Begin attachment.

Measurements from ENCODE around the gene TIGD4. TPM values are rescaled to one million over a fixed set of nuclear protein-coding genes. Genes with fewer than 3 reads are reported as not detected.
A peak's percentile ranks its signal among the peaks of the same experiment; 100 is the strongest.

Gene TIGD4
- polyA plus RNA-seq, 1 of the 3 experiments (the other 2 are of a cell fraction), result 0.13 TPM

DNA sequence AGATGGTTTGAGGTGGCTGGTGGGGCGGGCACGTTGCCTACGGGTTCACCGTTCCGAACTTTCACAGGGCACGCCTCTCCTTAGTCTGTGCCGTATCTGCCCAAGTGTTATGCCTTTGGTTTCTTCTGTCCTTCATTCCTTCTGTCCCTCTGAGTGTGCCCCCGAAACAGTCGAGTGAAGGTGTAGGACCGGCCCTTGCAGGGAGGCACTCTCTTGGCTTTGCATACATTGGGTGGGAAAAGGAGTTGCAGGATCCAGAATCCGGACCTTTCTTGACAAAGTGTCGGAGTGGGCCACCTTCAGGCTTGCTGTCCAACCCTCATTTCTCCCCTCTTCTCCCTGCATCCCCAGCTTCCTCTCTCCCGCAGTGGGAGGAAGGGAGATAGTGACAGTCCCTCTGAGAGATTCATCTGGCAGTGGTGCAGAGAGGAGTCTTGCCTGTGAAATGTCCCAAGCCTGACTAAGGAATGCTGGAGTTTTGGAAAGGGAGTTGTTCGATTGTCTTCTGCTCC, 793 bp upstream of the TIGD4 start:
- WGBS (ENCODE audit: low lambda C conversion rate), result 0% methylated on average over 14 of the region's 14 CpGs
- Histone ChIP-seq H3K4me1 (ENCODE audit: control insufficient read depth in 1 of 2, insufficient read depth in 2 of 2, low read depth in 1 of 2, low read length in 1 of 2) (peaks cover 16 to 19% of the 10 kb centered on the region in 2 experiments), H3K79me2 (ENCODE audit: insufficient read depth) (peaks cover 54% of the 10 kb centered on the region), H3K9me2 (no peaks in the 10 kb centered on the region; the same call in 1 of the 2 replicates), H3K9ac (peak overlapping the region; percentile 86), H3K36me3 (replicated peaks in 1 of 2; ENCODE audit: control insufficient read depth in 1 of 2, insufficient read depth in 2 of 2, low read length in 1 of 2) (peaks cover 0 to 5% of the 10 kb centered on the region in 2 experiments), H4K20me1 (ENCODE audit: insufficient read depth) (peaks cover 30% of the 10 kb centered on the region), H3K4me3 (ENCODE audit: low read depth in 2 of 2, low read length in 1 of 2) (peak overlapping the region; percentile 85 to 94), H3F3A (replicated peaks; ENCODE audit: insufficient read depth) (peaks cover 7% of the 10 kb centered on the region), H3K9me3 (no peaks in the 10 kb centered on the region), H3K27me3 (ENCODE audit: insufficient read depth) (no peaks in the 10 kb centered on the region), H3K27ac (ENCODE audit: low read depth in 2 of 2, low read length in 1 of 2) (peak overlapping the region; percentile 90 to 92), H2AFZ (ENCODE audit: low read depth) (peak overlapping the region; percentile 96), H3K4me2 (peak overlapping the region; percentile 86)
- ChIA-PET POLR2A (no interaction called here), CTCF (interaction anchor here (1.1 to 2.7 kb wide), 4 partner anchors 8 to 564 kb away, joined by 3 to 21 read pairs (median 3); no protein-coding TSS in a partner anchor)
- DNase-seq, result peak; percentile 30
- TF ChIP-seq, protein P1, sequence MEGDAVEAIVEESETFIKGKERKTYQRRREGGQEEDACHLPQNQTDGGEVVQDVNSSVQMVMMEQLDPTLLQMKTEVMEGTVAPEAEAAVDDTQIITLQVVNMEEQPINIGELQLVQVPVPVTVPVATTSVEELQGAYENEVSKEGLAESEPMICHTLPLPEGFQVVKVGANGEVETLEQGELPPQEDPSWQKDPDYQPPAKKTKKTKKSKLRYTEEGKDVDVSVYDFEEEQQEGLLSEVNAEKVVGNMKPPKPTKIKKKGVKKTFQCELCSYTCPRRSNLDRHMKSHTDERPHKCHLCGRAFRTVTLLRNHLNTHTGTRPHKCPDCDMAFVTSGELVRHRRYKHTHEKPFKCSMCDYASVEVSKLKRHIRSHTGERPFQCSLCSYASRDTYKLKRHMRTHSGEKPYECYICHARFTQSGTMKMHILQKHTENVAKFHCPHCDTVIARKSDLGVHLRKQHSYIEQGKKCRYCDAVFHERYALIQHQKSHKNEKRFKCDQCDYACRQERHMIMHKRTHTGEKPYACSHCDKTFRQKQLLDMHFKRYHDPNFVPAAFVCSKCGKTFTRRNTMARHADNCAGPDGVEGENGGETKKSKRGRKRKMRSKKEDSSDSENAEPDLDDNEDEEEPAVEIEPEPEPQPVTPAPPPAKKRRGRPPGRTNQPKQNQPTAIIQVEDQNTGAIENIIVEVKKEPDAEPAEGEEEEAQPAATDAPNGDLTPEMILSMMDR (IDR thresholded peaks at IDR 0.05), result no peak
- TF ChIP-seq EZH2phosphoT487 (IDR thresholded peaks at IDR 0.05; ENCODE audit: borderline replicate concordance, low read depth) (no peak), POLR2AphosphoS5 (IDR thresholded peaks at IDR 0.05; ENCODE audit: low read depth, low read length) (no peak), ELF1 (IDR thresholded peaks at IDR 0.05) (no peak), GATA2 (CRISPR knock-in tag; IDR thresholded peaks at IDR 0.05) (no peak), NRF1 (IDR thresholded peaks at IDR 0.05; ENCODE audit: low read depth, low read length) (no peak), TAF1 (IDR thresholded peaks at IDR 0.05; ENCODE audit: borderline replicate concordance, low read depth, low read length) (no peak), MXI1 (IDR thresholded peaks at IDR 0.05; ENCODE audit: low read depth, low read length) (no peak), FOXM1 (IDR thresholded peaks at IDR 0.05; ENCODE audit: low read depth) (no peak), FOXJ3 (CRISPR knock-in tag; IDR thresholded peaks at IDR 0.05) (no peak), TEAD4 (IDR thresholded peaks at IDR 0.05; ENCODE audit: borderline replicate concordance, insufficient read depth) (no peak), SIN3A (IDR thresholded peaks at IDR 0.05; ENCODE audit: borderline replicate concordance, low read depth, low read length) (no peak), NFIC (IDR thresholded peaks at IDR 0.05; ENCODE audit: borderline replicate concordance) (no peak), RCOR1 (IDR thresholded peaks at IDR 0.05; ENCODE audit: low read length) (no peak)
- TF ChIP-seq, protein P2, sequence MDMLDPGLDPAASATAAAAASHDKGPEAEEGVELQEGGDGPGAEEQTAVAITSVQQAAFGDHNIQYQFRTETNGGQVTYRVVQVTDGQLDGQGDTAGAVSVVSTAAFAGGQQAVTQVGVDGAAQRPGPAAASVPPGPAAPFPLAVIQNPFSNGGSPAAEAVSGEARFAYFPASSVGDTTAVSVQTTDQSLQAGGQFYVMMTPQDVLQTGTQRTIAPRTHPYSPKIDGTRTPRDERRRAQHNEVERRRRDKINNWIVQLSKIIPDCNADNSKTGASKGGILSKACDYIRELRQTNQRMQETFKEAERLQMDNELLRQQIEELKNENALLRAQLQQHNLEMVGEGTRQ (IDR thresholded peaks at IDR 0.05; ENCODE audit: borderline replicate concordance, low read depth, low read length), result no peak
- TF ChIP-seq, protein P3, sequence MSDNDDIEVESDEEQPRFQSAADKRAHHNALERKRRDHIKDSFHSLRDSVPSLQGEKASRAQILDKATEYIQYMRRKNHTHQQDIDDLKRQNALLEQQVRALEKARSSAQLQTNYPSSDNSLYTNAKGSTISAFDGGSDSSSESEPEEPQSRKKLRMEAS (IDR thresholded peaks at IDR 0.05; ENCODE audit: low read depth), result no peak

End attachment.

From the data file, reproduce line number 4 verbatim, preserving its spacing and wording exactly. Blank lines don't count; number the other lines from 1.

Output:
- polyA plus RNA-seq, 1 of the 3 experiments (the other 2 are of a cell fraction), result 0.13 TPM